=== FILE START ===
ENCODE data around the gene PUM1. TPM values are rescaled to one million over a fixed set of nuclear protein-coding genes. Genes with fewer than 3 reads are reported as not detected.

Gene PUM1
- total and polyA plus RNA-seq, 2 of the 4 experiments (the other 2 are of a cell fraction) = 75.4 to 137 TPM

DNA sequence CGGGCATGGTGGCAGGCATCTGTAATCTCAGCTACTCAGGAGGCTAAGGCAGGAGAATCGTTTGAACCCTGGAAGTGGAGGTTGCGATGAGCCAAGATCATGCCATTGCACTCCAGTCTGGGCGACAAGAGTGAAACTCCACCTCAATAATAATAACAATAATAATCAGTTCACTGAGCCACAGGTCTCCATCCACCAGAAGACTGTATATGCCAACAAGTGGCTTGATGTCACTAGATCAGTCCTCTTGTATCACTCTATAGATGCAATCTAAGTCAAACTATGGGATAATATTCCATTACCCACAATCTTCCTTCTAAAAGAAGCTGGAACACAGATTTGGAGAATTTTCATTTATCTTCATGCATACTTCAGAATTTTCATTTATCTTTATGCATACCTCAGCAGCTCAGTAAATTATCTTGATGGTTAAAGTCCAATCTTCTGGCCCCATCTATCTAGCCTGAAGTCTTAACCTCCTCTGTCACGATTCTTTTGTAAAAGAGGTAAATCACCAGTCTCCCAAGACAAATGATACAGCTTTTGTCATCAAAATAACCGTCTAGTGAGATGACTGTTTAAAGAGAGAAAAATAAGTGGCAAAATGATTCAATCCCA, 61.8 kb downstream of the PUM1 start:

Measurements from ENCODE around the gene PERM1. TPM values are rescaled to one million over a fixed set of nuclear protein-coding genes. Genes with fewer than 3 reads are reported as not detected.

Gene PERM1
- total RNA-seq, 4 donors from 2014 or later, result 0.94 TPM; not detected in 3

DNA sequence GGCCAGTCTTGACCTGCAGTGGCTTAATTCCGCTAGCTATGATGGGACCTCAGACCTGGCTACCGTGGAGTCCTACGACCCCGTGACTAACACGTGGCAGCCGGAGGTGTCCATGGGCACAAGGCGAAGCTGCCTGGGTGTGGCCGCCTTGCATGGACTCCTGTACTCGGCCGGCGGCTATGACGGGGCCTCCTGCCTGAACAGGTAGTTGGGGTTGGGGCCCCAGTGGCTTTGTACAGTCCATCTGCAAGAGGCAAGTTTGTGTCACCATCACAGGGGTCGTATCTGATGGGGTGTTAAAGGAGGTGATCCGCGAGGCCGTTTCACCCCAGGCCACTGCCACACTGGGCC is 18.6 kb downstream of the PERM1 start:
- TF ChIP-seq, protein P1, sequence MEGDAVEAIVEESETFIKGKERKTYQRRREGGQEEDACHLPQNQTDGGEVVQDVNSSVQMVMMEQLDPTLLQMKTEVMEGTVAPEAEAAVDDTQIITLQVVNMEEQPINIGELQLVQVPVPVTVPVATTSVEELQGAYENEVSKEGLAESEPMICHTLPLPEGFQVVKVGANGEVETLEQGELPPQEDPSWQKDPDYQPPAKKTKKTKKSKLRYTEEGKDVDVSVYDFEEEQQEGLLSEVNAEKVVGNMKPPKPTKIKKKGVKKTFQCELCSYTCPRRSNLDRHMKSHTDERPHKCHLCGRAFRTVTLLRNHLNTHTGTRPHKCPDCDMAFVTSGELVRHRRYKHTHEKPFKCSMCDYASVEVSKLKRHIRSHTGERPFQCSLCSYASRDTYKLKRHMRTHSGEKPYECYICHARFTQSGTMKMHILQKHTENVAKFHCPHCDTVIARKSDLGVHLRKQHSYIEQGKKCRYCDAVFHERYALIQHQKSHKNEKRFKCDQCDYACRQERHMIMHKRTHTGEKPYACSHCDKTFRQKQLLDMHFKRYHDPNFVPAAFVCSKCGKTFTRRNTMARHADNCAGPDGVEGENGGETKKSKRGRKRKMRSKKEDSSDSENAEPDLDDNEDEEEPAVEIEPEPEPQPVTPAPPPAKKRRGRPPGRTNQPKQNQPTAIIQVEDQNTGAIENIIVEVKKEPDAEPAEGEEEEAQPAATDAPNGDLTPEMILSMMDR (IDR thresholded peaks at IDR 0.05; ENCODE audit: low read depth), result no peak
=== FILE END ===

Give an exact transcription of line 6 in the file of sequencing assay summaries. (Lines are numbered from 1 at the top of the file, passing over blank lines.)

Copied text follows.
Gene PERM1